Microsoft Recall, Johansson-Like AI Voice Overshadow Google Sandbox Concerns

Privacy is the topic of the day in my email inbox. Earlier this week Microsoft released a feature called Recall that takes screenshots of a user’s laptop every few seconds. The images are stored on the PC.

The feature gives the laptop owner the ability to search and recall the information in the screenshot at a later time.

Microsoft said Recall will store encrypted snapshots locally on a person’s computer. Other technology can already do this, but the new tech based on AI does not store the information in the cloud. It does not, in theory, give Microsoft access to the files. The feature is in the company’s forthcoming Copilot+ PCs. But those focused on privacy have called Recall a potential "privacy nightmare."

Information Commissioner's Office (ICO), a UK data watchdog, says it is contacting Microsoft to talk about the new feature.



“This could be a privacy nightmare," Kris Shrishak, an adviser on AI and privacy, told the BBC. "The mere fact that screenshots will be taken during use of the device could have a chilling effect on people."

The use of screenshots of passwords and other sensitive material were mentioned as concerns. 

Microsoft says Recall is an "optional experience," and says it is committed to privacy and security.

Then there’s the OpenAI debacle. The company developed a Scarlett Johansson soundalike voice, and how it sounds eerily like the actress, so it violates her privacy.

It probably would not have been a privacy concern is Johansson was not an actress, but because she has a recognizable voice used to earn her livelihood, OpenAI has violated her privacy.

All this despite OpenAI CEO Sam Altman explaining in a lengthy blog post that the voice used in GPT 4o, which the company introduced last week, is based on specific criteria from another voiceover actress.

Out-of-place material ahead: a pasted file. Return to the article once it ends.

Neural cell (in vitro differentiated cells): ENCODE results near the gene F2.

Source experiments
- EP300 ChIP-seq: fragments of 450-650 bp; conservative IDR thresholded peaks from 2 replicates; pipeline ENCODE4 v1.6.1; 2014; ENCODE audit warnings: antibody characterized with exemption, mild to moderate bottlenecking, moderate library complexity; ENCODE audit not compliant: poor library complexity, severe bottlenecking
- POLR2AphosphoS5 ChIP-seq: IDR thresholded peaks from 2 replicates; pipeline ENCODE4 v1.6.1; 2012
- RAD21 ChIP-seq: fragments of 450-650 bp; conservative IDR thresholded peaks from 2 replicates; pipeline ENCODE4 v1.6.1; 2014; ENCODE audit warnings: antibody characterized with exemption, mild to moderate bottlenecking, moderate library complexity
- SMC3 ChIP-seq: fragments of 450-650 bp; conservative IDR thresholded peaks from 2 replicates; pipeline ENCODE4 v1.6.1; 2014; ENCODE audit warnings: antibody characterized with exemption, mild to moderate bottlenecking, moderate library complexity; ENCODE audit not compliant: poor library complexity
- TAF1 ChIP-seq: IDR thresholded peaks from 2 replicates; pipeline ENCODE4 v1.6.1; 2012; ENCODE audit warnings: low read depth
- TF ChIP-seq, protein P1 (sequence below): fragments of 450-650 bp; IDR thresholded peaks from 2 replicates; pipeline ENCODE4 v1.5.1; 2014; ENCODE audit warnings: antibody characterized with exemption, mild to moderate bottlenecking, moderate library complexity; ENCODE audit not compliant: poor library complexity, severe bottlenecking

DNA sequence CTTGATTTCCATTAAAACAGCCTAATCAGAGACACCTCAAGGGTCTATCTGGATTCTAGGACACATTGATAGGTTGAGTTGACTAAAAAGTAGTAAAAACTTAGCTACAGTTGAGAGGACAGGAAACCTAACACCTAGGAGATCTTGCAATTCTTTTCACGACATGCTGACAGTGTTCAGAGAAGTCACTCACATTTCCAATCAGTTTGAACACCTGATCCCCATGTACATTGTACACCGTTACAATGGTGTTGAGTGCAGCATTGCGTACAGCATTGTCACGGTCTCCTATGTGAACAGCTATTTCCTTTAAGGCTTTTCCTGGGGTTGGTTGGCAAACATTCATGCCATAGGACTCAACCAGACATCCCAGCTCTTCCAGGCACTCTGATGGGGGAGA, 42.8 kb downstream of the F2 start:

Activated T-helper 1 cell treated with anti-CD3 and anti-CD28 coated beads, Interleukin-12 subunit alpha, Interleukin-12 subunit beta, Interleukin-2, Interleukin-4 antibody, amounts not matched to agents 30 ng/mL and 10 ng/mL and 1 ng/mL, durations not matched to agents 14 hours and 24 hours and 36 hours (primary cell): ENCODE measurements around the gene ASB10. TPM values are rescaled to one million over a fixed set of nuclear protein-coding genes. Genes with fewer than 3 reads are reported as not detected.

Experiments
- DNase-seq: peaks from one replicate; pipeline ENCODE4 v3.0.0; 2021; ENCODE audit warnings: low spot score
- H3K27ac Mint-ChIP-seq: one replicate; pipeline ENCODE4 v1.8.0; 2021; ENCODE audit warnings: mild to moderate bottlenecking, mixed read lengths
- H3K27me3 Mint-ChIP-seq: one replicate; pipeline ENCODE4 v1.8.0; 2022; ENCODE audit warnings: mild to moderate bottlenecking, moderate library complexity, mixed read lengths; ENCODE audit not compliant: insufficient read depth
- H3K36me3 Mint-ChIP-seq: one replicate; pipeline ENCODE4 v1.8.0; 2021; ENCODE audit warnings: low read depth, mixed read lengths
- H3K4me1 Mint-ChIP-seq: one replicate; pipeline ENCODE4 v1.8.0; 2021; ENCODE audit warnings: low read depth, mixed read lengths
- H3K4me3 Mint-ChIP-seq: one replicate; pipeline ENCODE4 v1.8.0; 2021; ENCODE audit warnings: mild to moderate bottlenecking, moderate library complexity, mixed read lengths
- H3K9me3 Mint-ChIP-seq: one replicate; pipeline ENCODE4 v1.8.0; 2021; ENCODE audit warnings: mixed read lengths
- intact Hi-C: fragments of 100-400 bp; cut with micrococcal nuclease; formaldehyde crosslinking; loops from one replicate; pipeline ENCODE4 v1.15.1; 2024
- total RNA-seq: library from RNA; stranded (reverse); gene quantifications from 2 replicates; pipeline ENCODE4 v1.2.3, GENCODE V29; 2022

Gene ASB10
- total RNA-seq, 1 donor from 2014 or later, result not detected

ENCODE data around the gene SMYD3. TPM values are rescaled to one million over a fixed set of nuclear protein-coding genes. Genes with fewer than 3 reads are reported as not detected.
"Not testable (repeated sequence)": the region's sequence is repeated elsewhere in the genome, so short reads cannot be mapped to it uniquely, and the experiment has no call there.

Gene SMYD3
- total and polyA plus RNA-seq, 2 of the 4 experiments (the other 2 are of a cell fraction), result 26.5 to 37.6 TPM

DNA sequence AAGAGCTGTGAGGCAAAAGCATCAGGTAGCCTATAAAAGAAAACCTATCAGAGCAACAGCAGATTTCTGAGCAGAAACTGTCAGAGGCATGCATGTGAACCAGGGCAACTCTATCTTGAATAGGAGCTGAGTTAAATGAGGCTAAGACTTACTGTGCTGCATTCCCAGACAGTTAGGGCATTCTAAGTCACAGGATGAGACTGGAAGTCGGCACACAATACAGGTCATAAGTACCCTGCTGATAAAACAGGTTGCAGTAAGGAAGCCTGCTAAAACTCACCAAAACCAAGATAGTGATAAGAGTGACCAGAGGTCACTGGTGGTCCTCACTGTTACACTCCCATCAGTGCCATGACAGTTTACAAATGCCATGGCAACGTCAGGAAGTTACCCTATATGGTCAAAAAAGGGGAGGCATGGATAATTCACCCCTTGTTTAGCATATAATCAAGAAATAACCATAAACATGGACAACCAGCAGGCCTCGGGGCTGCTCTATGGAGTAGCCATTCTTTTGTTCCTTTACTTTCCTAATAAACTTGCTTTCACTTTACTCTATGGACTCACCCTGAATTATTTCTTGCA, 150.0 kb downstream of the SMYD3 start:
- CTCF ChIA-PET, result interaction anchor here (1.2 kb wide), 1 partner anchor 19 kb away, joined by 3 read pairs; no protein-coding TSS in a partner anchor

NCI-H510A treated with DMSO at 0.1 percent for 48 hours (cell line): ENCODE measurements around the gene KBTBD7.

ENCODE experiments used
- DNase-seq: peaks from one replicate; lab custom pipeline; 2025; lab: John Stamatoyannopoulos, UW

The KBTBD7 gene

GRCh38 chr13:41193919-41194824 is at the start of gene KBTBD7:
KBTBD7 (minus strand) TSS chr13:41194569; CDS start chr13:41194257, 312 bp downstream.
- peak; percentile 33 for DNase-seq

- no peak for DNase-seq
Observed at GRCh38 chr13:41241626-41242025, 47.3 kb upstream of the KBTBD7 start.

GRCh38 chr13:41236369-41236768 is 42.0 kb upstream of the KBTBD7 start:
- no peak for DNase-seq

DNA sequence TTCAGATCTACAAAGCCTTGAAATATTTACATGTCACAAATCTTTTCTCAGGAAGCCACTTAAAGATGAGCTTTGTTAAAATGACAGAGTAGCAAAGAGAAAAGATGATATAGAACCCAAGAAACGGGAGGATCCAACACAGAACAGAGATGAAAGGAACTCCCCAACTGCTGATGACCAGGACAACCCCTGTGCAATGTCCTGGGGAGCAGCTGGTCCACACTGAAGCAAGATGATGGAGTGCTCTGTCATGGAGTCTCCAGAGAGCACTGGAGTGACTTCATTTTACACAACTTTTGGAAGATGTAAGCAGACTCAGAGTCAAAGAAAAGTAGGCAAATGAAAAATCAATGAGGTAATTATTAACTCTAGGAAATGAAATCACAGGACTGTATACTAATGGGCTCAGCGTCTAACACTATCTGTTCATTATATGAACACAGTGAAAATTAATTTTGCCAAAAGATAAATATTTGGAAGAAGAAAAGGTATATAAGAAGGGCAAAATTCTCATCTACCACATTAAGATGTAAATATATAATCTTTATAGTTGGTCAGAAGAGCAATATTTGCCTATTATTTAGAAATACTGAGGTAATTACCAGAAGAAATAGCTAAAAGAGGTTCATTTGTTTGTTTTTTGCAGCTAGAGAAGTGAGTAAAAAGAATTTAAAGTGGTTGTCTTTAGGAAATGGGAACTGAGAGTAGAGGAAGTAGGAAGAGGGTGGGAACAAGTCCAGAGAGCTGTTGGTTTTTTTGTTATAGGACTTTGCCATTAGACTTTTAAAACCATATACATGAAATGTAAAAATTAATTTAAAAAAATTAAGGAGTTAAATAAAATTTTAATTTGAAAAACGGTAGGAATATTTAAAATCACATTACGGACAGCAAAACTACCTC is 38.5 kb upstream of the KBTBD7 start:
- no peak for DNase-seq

Artificial intelligence will continue to eat away at privacy despite watchdogs, despite UK’s General Data Protection Regulation (GDPR), despite the advertising industries push to remove ad tracking browser cookies. A quick search on privacy groups names about 18. If you go out onto a busy city street in New York, do you have any idea how many times you are photographed in one hour? Whether the camera are function are a different topic.

And, for the moment, these privacy concerns have even overshadowed Google Sandbox privacy concerns and media buying.

Connected Commerce Council (3C) Executive Director Rob Retzlaff today issued a statement on the American Privacy Rights Act’s (APRA’s) harmful impacts on small businesses ahead of Thursday’s hearing and vote on APRA in the House Subcommittee on Innovation, Data, and Commerce.

“Small businesses need a federal data privacy law that ends today’s patchwork of state laws, protects consumers, and recognizes that data-powered digital tools are essential to small businesses’ growth and success,” Retzlaff wrote, and the APRA fails to deliver what small businesses need. “It overregulates the collection and use of basic data and makes standard business practices–like personalized emails to existing customers–illegal.

The internet is more than 40 years old and privacy still continues to deteriorate. Don’t get me wrong. It has become one of the most amazing tools, allowing people to search for information, as well as monetize goods and services through advertising and sales. People have worked from home for years. But it also robbed humanity of a privacy known only sometime before its official birthday in 1983. Much work was done prior. You can read about it here.

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